A Hi-Res Music Thursday

The Kickstarter funding goal was met just after midnight Pacific Daylight Time last night. The book and Blu-ray disc will be written and produced over the next 6 months and delivered in the spring of next year. There’s still 27 days left in the campaign and I’m going to continue to promote it as much as possible. It would be great to reach 1000 supporters…1000 people that want to learn how to avoid expensive mistakes in their music and audio purchases and experience better sound than they thought possible. If you’d be kind enough to post a note or share one of my posts about the campaign, I would appreciate it very much.

Tomorrow will be a very busy day here at AIX Records. Mario Aguilar from Digital Trends is coming by first thing in the morning to get the AIX tour, listen to a bunch of real high-resolution music (in stereo and surround…and maybe in headphone surround), and learn why the whole “hi-res audio/music” initiative is nothing more than an expensive marketing ploy. And why it might not actually matter.

While driving down the 405 freeway on my way to the university, I heard a radio story on the growing influence of streaming services like Spotify and Apple Music. The revenue balance has now tipped away from physical goods in favor of streaming (and downloads) for the first time. Digital music continues to grow in popularity. It doesn’t mean that record companies are making more money than ever…they aren’t. It simply means that the percentage of their diminishing revenue stream is coming from digital music streaming and the license fees they receive from Apple, Tidal, Spotify, and others. Physical sales are declining and that trend will continue over then next few years.

I will explain to Mario that in spite of the positive press about high-resolution equipment and content, the overall fidelity of music is not improving and promotions to the contrary are wrong.

At 11 am I’ll be pre-recording an hour with Leo Laporte for his show “Triangulation”. I haven’t yet met Leo but I have heard his radio show, seen his CES show reports, and watched him interview Neil Young on the Triangulation program. After seeing that show in particular, I knew I had to reach out and ask for an invitation to share the other side of the issue. I’m not sure when the show will air but I’ll keep you posted.

Finally at 2 pm, I’m returning for the fourth time as a guest on Scott Wilkinson’s webcast, “The Home Theater Geek”. I reached out to Scott and asked if he would like to get an update on the world of high-resolution audio/music…and of course, talk about the new book and Blu-ray disc. It’s always a lot of fun to appear on his program. Scott knows what questions to ask and he’s knowledgeable about the whole home entertainment space.

It’s going to be a busy Thursday.


Mark Waldrep, aka Dr. AIX, has been producing and engineering music for over 40 years. He learned electronics as a teenager from his HAM radio father while learning to play the guitar. Mark received the first doctorate in music composition from UCLA in 1986 for a "binaural" electronic music composition. Other advanced degrees include an MS in computer science, an MFA/MA in music, BM in music and a BA in art. As an engineer and producer, Mark has worked on projects for the Rolling Stones, 311, Tool, KISS, Blink 182, Blues Traveler, Britney Spears, the San Francisco Symphony, The Dover Quartet, Willie Nelson, Paul Williams, The Allman Brothers, Bad Company and many more. Dr. Waldrep has been an innovator when it comes to multimedia and music. He created the first enhanced CDs in the 90s, the first DVD-Videos released in the U.S., the first web-connected DVD, the first DVD-Audio title, the first music Blu-ray disc and the first 3D Music Album. Additionally, he launched the first High Definition Music Download site in 2007 called iTrax.com. A frequency speaker at audio events, author of numerous articles, Dr. Waldrep is currently writing a book on the production and reproduction of high-end music called, "High-End Audio: A Practical Guide to Production and Playback". The book should be completed in the fall of 2013.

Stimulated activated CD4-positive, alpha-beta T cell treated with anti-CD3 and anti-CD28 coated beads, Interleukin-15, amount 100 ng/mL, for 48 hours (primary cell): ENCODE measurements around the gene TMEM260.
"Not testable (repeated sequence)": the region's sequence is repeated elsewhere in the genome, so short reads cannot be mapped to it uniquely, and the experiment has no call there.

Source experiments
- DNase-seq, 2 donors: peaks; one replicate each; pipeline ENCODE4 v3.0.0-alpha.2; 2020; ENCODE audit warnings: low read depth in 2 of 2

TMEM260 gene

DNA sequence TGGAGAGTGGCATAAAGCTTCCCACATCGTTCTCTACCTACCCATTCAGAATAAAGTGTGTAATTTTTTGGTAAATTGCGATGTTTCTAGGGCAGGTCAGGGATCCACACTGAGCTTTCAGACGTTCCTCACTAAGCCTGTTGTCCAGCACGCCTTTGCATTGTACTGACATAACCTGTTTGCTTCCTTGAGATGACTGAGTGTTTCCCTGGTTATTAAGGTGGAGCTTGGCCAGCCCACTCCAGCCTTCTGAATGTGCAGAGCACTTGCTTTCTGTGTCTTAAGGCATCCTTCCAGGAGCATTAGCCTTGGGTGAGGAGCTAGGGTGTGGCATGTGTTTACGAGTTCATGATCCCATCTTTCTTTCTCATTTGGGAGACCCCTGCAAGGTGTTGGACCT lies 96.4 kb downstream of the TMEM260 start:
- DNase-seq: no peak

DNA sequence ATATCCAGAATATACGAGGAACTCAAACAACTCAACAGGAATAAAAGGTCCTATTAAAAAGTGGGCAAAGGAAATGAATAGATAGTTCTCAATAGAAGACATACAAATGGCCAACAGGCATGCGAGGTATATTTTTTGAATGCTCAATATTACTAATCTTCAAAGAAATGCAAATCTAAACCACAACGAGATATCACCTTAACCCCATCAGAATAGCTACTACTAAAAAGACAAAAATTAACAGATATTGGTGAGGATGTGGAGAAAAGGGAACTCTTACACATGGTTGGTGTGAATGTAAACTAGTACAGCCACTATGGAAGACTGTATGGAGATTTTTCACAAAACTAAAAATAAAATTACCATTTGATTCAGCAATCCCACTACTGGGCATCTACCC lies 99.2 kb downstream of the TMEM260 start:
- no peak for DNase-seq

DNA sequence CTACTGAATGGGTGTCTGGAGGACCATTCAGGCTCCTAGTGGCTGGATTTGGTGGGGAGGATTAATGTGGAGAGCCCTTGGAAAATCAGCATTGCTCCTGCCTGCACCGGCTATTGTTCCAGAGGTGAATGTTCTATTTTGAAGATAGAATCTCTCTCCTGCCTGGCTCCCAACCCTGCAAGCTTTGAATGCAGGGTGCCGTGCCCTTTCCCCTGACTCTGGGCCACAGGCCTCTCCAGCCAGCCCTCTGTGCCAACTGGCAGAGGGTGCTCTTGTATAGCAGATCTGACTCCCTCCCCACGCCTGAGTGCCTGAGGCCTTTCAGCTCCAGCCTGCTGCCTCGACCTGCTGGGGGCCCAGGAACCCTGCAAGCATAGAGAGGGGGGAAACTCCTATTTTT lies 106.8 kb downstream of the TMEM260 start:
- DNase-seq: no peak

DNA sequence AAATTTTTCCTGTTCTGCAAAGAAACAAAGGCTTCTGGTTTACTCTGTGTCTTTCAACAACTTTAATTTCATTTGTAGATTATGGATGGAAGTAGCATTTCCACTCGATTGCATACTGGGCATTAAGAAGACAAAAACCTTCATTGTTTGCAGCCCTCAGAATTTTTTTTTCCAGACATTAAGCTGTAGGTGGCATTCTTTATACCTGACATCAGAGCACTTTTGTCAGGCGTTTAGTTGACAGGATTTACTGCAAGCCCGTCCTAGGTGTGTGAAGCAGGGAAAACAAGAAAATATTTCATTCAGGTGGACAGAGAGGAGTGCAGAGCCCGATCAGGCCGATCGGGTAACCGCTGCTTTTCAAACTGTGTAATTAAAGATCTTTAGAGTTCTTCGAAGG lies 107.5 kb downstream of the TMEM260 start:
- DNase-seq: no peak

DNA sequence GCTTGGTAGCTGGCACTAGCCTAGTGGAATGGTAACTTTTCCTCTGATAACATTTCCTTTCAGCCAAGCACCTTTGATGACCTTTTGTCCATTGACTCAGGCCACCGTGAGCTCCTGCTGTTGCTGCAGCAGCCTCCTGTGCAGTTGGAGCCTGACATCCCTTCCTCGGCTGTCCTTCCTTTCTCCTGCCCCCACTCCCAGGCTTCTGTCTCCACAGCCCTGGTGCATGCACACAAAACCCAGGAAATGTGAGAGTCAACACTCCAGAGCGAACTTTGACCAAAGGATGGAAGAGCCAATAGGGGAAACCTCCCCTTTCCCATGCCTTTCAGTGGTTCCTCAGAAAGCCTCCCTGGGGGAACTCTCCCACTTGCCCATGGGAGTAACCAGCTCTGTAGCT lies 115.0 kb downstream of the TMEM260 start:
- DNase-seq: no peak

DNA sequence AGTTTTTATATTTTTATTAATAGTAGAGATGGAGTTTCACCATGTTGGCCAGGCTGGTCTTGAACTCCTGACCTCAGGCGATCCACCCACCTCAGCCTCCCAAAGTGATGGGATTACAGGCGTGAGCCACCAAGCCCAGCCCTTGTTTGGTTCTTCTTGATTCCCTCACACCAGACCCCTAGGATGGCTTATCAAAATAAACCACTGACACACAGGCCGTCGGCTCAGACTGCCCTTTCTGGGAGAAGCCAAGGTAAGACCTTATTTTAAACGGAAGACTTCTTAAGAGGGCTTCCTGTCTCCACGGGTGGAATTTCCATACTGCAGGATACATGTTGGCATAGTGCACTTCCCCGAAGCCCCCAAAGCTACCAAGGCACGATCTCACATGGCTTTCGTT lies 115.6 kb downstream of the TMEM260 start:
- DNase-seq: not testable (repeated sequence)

5 thoughts on “A Hi-Res Music Thursday

  • bob

    Congratulations Mark. Very well deserved!!

  • Federico

    Buenos días Mark. Me alegro de que las cosa vayan llegando a buen fin. Lo mismo Mario Aguilar podría ayudarte en una traducción al español de tu obra y así los grandes aficionados latinos y españoles tendríamos una mayor difusión de tu obra. Saludos Mark.

  • tim

    Congrats on the goal!!

    My 2 cents ……..

    Let’s promote / create a web page of pro 24/96+ artists & labels. They are a future!!!

    Lets not spend our resources or time on artists recording techniques in public (I do not criticize paintings I do not like), or focus on non issues like 192+, DSD and cables:).

    Plus I am OK buying Hi-bit buckets of original analog music if price is right.

    Go Hi-Res!!!! Enjoy the journey.

  • Patrick J Sandham


    Had a chance to see your presentation today at the Home Theater Geek’s video channel. Very enlightening! I’m in discussions with some folks over at the Pono site – they don’t, or won’t, believe you or me regarding high resolution recording. In fact, some become very vitriol when discussing the matter. Their loss, as I see it. I like the term “Master Quality Recording” for analog to digital processing. Keep up the good fight.

    • Admin

      Pono is a business…talking to them will not get the results we want.


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